For me religion is the salt that rubbed into the already badly mangled wound. I was already messed up. It really for me goes back to my childhood, (isn't that the case most of the time?) My mother was very abusive. Still is. She taught me that I had to take care of her emotionally and used me as a dumping ground for her emotions. I internalized that to mean that if I just am there for other people enough and love them enough then they will in turn love be back to the same capacity. This of course is not healthy. I know that know. It's codependency at its worst. No wonder I spend my entire adolescence and young adulthood in the clutches of abuser after abuser. I married the man who was the least abusive of them all. I thought he treated me great because he didn't hit me (at first). My family loved him and to this day they still side with him on a lot of things. I have zero emotional support from them. It goes to show that yes. these problems begin in childhood for the most part. Once a pattern starts something but happen drastic enough to snap you out of your comfort zone to be able to think about things differently. Many women stay for the children. This is sad because they are then raising them to be abusers. I don't want that for my son. Over my dead body.
BTW: I'm THRILLED that so many men have shared on this post! I thought the guys might shy away from it. It just goes to show you that there really are some awesome guys on this planet!!!!
Here's a short exerpt from the BBC World Service programme From Our Own Correspondent. It's talking about the domestic violence problem in Bhutan in the Himalayas, and how they're trying to tackle it using little advert-dramas on the radio. It sounds really good.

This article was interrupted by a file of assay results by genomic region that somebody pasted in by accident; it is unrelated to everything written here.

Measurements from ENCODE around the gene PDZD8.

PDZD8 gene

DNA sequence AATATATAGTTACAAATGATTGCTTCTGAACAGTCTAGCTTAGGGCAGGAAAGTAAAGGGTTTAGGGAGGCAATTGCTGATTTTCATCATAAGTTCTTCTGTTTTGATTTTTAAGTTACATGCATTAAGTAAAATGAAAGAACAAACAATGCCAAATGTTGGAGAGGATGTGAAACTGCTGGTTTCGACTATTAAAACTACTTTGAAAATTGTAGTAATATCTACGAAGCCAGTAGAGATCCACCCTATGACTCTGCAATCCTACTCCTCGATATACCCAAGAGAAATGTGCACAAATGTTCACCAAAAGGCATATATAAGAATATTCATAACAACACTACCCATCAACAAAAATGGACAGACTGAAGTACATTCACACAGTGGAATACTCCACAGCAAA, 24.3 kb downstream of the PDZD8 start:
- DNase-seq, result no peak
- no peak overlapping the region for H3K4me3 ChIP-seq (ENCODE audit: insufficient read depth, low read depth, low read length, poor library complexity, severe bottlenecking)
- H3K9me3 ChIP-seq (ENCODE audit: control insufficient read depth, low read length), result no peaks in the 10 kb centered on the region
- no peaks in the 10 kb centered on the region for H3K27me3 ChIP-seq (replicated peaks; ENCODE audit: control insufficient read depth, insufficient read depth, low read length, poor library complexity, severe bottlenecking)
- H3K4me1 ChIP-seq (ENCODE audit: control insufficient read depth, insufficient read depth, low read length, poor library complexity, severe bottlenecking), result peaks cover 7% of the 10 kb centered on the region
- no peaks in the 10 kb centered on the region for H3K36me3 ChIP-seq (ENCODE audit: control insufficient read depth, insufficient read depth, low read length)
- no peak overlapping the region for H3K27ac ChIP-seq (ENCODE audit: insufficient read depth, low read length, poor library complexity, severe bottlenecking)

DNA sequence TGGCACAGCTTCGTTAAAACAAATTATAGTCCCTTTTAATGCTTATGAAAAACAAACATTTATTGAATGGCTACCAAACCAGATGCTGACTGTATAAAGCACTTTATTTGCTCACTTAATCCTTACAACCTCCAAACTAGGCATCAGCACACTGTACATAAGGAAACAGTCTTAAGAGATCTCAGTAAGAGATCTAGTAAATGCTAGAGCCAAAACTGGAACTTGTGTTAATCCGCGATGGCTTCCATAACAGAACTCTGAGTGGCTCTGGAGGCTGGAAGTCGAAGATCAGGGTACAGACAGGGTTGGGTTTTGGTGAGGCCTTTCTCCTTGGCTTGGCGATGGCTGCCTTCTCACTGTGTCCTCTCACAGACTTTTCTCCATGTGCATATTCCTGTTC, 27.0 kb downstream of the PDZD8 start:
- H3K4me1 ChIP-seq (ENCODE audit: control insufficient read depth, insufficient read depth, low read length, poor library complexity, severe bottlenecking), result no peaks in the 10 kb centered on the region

@ Jason - that totally rocked. I think that one problem is that Jesus didn't have a very good record of standing up for himself. If he had had more time, then probably he would have got round to covering that, but in the 2-3 years he had it was all about the radical message of peace and forgiveness, and then he was required to make the final sacrifice. So it makes it very easy for, in this case, Christians, to perpetuate the abuse of women if they're minded to.
Somebody should be able to be Christian and still have a good theoretical formula to use against this attitude.
@ Belle - I'm looking for someone to cover the subject of abusive relationships in my atheist Bible thing I'm doing - tying it in with the fundamental model of morality, perhaps starting with a clear theoretical framework. Maybe that would be a good way to help you work your way through and turn your experiences into something really positive for the world that might help a lot of people.
"I internalized that to mean that if I just am there for other people enough and love them enough then they will in turn love be back to the same capacity." Definitely, I think that's ass-backwards. You have to be strong and love yourself, otherwise it's hard to do anything with other people in my opinion... for me, that means trying to do the right thing morally, approving or disapproving of the same things in myself that I would approve or disapprove of in other people's efforts to be morally good. But that's it. Fuck everything else, it doesn't matter to my self-esteem. Some people say I'm like a soldier; maybe that's true.
What moral behaviour means to the individual is up to them to work out.
@ Belle - also, I'm compelled to say I think you're doing a brilliant job. I know I might seem to be all about criticism, but you're doing everything right as far as I can see.